There was continuing criticism of the new curriculum, primary school tests and league tables and exams. In a letter to The Times (1 October 2013), two hundred writers and academics - including Poet laureate Carol Ann Duffy and Children's laureate Malorie Blackman - said they were 'gravely concerned' and called for the reforms to be halted (The Guardian 1 October 2013). The Assessment Reform Group criticised plans to rank 11 year olds nationally (The Guardian 7 October 2013). And Tim Hands, head of Magdalen College School, said successive governments had 'emasculated state schools with targets and league tables' (The Guardian 3 October 2013).

    Gove's answer was even more testing - he said he hoped to introduce formal assessments for four and five year olds (BBC News 2 February 2014).

    Special needs

    The wide-ranging Children and Families Act 2014 replaced the previous statementing procedure for SEN pupils with Education, Health and Care Plans (EHCs) (Section 37). It also included provisions relating to:

    • adoption;
    • family justice;
    • childcare;
    • welfare of children; and
    • the Children's Commissioner.
    The Act received the Royal Assent on 13 March 2014.

    Early years

    In a letter to the Daily Telegraph, 127 teachers, writers and academics including Lord Layard, director of the wellbeing programme at the London School of Economics, and Sir Al Aynsley-Green, the former children's commissioner for England, warned that the government's early years education policies were damaging children's health and wellbeing. Current research, they said, 'does not support an early start to testing and quasi-formal teaching, but provides considerable evidence to challenge it' (The Guardian 12 September 2013).


    As proposed by Alison Wolf in her 2011 review of vocational education, from September 2013 16 year olds were required to get at least a C grade in GCSE English and maths, and would have to continue working on these subjects until they did (The Guardian 2 September 2013).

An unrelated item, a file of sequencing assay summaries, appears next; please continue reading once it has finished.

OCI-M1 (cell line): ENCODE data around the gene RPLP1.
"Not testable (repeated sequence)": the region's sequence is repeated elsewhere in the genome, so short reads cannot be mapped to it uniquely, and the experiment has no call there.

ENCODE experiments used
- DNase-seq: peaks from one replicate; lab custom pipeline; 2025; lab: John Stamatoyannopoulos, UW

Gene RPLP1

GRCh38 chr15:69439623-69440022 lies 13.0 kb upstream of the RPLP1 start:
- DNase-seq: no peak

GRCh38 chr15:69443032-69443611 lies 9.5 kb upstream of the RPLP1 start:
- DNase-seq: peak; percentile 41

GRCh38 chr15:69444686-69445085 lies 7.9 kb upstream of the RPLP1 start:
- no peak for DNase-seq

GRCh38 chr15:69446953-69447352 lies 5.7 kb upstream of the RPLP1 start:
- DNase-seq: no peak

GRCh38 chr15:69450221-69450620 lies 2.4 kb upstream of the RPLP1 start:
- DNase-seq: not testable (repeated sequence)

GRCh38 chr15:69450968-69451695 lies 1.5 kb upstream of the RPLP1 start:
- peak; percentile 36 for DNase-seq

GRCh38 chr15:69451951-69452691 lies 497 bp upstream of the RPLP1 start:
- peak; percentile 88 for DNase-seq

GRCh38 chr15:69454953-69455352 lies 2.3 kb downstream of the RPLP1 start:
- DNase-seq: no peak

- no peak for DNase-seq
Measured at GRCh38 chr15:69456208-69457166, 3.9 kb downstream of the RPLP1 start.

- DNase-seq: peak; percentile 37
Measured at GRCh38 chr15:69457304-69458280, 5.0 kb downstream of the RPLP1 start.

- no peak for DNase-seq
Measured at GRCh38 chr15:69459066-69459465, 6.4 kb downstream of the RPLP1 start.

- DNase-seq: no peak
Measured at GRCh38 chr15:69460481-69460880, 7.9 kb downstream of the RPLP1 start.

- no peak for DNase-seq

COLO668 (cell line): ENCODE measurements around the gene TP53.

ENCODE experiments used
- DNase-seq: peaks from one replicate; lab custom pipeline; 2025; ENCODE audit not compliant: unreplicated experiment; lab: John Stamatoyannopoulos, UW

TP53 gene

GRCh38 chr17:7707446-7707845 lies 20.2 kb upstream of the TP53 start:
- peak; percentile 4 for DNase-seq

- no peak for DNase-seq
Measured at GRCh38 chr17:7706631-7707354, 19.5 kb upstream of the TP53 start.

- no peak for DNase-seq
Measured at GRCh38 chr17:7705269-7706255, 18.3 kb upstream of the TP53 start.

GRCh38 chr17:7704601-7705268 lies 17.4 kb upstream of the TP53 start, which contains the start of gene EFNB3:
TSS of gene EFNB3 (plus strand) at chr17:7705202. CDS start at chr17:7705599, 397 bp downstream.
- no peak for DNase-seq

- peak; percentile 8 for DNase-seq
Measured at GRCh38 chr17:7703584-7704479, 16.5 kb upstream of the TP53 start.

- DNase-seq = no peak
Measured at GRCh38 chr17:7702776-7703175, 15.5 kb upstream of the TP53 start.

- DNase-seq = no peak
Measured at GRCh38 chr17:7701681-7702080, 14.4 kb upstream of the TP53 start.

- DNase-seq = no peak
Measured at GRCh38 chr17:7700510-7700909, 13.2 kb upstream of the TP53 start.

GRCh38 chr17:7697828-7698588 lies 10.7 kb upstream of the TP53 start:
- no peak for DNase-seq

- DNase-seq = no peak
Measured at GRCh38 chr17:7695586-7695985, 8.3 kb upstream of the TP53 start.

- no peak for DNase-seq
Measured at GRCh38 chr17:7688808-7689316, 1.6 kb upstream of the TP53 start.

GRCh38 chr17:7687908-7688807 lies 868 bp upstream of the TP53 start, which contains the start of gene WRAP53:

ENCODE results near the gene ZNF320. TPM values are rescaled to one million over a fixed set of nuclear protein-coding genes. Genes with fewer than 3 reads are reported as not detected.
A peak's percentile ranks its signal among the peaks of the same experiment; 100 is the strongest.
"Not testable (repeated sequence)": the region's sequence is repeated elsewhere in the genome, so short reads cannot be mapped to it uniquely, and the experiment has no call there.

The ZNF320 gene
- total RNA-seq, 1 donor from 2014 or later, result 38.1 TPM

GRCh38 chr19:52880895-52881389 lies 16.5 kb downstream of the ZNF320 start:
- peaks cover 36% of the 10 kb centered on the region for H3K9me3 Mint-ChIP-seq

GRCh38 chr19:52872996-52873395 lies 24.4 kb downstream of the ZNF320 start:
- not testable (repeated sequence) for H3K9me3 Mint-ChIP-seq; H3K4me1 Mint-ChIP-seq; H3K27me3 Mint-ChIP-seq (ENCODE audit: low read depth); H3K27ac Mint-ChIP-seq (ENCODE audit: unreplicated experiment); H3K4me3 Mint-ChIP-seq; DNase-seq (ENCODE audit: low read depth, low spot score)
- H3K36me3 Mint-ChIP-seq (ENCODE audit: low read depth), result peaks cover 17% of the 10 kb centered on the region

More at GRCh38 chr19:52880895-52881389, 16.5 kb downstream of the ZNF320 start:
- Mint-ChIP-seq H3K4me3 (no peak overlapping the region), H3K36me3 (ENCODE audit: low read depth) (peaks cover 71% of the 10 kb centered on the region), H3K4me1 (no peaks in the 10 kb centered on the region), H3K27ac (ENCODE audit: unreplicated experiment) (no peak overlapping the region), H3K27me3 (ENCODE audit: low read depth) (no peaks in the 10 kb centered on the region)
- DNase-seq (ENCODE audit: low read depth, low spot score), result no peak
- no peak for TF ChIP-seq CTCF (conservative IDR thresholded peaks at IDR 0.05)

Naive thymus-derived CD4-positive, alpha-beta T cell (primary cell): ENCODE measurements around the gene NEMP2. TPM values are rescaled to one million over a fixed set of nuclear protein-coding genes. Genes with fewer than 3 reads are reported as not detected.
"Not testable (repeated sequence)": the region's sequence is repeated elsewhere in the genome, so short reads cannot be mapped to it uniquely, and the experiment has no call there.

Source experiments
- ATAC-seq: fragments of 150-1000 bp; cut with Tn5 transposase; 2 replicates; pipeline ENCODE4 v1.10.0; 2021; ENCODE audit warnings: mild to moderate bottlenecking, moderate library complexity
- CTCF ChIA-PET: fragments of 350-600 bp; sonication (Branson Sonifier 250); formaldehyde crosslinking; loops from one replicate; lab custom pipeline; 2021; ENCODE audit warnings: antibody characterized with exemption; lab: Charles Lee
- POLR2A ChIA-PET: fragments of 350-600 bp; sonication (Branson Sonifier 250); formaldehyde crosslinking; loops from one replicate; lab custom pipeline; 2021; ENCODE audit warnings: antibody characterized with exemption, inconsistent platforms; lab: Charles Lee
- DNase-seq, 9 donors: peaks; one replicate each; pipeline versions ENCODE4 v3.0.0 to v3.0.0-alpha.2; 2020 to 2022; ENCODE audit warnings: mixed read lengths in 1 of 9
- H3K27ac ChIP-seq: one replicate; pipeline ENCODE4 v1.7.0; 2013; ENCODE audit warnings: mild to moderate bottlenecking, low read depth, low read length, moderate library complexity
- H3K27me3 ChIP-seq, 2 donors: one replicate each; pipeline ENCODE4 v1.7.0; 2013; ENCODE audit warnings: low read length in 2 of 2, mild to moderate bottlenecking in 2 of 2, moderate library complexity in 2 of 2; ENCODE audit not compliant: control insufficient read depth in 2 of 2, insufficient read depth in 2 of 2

Gove's ambitious timetable to overhaul GCSE and A Level examinations was put back a year after Glenys Stacey, Ofqual's chief regulator, told the education secretary that new A Level exams in mathematics would not be ready until 2016, while many new GCSEs would not be prepared in time to meet Gove's target for them to be taught in 2015 (The Guardian 6 September 2013).

    Liberal Democrat education minister David Laws told the Commons that, from 2016, pupils' progress would be measured across eight subjects, with their attainment at age 16 benchmarked against what they were forecast to achieve when they left primary school at 11 (The Guardian 14 October 2013).

    In a written statement to parliament, Gove outlined new GCSE syllabuses to come into force in September 2015:

    • Maths would include a section on ratio, proportion and rates of change, as well as vectors and conditional probability. Students would have to learn key formulae, such as the quadratic formula, sine and cosine rules.
    • English literature would include the study of at least one Shakespeare play, at least one 19th century novel, a selection of poetry written since 1789, and British fiction or drama from 1914 onwards. The revised exam would require the analysis of unseen texts, which the DfE said would reward students who had read widely.